JOHANNESBURG – I was invited by Helvetas to spend last week in Switzerland, where I delivered a keynote address on the power of the informal sector to drive job creation and ignite entrepreneurship in Africa.
Helvetas, an independent organisation for development, supports poor and disadvantaged women, men and communities in about 30 developing and transition countries in Africa, Asia, Latin America and Eastern Europe.
The address was as follows:
The informal sector remains crucial to drive Africa’s prosperity, given that this sector in sub-Saharan Africa makes up nearly 80 percent of all employment, according to the International Labour Organisation and absorbs many of the continent’s young employment-seekers.
Today, there are various industries igniting the power of the informal economy, such as various blue-collar jobs, farming, stokvels, spaza shops, taverns, au-pairs and many more.
Cash continues to fuel this invisible economy, which limits the productivity, growth and development of other sectors, such as micro and small enterprises. It also makes it difficult to include this economy in any form of official statistics, oversight, taxation and regulation.
Many informal traders also struggle to scale due to their lack of financial records, which ensure that they have credit scores, as well as no business advancement strategy, vital to attract investors. Most of those who lose their jobs in advanced economies could be the largest consumers in the informal economy.
Growing the informal sector must be our priority and here’s a snapshot of how.
We need to make access to capital easier, help to improve their skills and educate/inform them on the various tools available (many are free and online) to ensure they have a proper business system which will allow them to scale.
What’s more, the use of technology and ensuring that infrastructures in which they operate are enabling and empowering is critical.
Informal traders should also be given the opportunity to create their own ecosystems, as opposed to nudging them towards big corporate supply chains.
Allowing them to operate in this way with various support mechanisms means they can retain their informality and still scale successfully.
Secure pride-of-place for these traders is also important. Maybe they receive title deeds or enter into rental contracts with either the city or the landlords. This peace of mind will help them to think strategically and more long-term.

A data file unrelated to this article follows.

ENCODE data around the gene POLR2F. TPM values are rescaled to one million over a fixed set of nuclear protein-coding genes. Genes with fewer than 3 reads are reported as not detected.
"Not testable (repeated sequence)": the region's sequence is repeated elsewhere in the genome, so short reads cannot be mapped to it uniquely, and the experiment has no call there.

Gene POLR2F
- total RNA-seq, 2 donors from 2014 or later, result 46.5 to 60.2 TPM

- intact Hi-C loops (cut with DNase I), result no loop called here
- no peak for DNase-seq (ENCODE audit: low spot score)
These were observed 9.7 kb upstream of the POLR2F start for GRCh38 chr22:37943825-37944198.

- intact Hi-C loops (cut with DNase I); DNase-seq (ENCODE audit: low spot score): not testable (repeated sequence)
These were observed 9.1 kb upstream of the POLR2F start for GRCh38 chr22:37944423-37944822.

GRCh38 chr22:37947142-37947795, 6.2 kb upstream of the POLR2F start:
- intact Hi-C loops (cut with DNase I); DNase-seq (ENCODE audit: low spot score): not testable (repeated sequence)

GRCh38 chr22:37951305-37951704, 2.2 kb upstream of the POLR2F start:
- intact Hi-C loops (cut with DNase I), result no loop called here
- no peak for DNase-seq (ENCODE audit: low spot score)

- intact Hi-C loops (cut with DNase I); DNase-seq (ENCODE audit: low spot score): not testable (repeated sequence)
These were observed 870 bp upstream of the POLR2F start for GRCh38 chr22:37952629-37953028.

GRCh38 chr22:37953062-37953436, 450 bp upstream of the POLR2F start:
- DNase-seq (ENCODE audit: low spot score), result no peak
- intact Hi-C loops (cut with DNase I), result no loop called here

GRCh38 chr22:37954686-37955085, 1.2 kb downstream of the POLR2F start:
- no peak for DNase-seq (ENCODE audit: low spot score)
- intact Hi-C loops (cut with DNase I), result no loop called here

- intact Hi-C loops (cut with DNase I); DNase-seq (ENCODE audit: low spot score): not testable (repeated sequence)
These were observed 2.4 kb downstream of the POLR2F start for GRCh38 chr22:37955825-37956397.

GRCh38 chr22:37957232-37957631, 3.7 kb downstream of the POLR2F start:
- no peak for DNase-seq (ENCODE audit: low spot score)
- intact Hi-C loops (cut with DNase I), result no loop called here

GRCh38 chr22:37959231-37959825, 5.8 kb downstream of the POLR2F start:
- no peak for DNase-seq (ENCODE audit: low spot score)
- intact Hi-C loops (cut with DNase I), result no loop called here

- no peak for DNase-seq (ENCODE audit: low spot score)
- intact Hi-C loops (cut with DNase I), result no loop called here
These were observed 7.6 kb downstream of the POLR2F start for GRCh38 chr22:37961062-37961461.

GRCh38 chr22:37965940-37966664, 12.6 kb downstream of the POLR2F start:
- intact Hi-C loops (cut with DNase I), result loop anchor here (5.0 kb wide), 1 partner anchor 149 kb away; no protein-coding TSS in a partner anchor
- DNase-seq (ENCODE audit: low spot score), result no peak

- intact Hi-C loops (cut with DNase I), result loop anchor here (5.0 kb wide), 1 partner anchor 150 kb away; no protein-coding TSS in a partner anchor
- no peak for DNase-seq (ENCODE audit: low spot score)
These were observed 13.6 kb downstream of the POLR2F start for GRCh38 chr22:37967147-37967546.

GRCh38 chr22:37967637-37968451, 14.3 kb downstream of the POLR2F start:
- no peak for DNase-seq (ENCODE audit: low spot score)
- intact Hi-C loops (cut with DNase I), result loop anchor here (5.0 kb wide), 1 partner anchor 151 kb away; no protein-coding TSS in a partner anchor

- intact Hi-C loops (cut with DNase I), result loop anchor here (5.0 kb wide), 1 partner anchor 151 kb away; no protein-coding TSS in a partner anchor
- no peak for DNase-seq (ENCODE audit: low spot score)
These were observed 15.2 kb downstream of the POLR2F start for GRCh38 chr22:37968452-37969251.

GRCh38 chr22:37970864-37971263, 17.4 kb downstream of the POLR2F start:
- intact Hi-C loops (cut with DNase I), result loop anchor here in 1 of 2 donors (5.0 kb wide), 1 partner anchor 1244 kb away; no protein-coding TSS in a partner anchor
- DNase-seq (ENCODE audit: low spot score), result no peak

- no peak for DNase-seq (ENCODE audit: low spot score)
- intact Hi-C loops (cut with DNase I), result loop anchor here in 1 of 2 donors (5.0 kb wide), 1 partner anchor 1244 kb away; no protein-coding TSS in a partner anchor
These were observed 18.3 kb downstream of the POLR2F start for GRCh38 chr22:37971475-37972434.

I used the Swiss trip to also explore the entrepreneurship ecosystem in Zurich and Geneva, the Netherlands and Scotland. This included ETH, which is a science, technology, engineering and mathematics institute, as well as the Impact Hub and others. ETH shared some of its successes and collaborations, and how it continue to on-board and support high impact start-ups in Zurich.
Further afield in Aberdeen, Scotland, I learnt more about the power of creating a legacy business, its building processes and systems to ensure its sustainability.
My visit to the Glenfiddich distillery in Aberdeen, where William Grant passionately built what is today a multibillion-dollar company, was a perfect example of this.
My visit to Glenfiddich was an inspiring deep dive into what it took William Grant to build his now five-generation-strong business. It was passion, vision and big picture thinking that took his company beyond borders.
Today, his whisky is consumed in 180 countries and, interestingly, the whisky that will be consumed in the next eight to 10 years has already been made.
Scotland has also learnt perfectly its competitive edge and cherishes the whisky production with pride. The industry contributes more than £4 billion (R74.07bn) to the Scottish economy annually.
So, as Africans, how can we build a legacy that will survive and thrive for many generations? How can our entrepreneurial and business role players create their own legacies? How can our leaders leave their various countries far better off than they were?
Africa has many legacy businesses to be proud of, such as Remgro, Pick n Pay, the Dantata family (Nigeria’s most famous family of wealthy entrepreneurs), the Metl Group (Tanzania’s largest home-grown company) and Nando’s.
We must also remember that most successful businesses across the world never started big. They were born in a backyard, a garage or even written on a serviette… the most important thing is to build processes, systems, traditions and legacies that will ensure the sustainability of these businesses into African brands.
Kizito Okechukwu is the co-chairperson of the Global Entrepreneurship Network (GEN) Africa; 22 on Sloane is Africa’s largest start-up campus.